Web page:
February 17, 2016
The winner of the 2015-16 Saginaw Valley State University Stuart D. and Vernice M. Gross Award for Literature is an author of a book tracing the roots of Islam in Detroit.
Sally Howell, associate professor of history at the University of Michigan-Dearborn, received the award and its $1,000 prize.
Her book, "Old Islam in Detroit: Rediscovering the Muslim American Past," looks at the development of Muslim communities in Detroit since the first mosque was established in 1893. It analyzes the conflicts between new and established Muslims of 1970s Detroit over various subjects including manner of worship and the embrace of American identities.
Many Muslims, the book points out, came to Detroit after the invention of the assembly line, making the city their home during the auto industrial boom. In her book, Howell connects the phenomenon to current events, arguing that the 1970s view of Islam has influenced how many Americans view the religion today.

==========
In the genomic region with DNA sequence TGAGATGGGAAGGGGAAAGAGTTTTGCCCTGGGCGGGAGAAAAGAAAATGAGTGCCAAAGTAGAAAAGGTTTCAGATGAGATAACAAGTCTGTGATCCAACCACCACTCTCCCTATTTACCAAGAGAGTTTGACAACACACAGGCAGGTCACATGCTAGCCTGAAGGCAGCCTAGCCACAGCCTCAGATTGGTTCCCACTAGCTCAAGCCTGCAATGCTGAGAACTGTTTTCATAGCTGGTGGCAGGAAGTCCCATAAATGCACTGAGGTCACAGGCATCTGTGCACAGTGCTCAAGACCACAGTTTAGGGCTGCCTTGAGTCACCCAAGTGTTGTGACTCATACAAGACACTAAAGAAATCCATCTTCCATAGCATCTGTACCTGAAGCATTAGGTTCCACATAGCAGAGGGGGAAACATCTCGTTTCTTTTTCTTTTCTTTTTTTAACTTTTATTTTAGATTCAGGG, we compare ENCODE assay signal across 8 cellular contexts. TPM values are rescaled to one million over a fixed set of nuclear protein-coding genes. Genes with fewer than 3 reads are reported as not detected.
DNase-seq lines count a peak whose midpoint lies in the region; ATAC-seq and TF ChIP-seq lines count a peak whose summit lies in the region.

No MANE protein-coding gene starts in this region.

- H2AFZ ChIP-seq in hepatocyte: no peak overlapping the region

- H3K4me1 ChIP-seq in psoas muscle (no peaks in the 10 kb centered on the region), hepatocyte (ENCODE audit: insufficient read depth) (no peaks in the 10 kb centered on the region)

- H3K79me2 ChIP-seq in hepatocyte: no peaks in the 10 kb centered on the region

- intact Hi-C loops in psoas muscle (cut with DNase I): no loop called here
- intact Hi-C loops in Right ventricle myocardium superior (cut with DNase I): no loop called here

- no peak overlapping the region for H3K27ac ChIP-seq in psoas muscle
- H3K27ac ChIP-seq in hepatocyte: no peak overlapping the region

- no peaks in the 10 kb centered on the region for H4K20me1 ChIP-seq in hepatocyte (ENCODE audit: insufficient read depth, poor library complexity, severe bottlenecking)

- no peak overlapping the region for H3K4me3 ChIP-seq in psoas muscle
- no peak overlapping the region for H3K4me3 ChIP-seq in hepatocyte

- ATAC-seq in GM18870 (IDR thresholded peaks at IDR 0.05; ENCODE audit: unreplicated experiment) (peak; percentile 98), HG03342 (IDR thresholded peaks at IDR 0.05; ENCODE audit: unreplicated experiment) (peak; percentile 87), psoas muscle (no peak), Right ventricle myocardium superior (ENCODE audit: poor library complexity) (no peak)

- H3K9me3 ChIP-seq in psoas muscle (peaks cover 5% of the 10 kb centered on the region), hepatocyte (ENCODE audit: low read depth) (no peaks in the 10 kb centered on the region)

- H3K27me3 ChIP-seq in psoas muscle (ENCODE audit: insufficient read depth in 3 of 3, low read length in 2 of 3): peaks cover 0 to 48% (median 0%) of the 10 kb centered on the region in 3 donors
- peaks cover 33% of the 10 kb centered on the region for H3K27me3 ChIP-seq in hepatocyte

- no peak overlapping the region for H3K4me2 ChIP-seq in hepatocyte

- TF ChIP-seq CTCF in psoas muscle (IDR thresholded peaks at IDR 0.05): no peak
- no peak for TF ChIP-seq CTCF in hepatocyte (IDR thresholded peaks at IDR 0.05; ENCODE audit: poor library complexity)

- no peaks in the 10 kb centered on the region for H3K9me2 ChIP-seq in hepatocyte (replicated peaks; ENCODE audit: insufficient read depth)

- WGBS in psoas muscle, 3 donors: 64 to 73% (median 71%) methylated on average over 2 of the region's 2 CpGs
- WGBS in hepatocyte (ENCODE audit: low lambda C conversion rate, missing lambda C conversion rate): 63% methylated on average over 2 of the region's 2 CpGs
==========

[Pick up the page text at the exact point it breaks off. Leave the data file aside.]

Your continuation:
Howell has been published in multiple journals and was an editor for the book, "Arab Detroit 9/11: Life in the Terror Decade," and a co-author of the book, "Citizenship and Crisis: Arab Detroit after 9/11." She visited the SVSU campus Tuesday, Feb. 16 to receive her award.
Established by the late Stuart D. Gross and his wife, Vernice, the Gross Award for Literature is administered by SVSU. Winners are selected by a panel of judges from SVSU's staff and faculty. Judges this year were M. Patricia Cavanaugh, professor of English; Catherine Curtis, reference librarian; Brad Jarvis, associate professor of history; Beth Johns, electronic resources and reference librarian; and Carlos Ramet, associate dean of the College of Arts & Behavioral Sciences.
Employed for many years as a journalist with The Saginaw News, Gross joined the SVSU staff in the school's early years and served in a variety of public affairs roles. He was recognized as a regional historian and published several books. Among his writings are, "Saginaw: A History of the Land and City," "When Timber was King," and "Where There is a Will." Following his retirement from SVSU, Gross wrote and produced a play, "Let's Have Lunch Sometime." He died in 1996; Mrs. Gross, in 2001.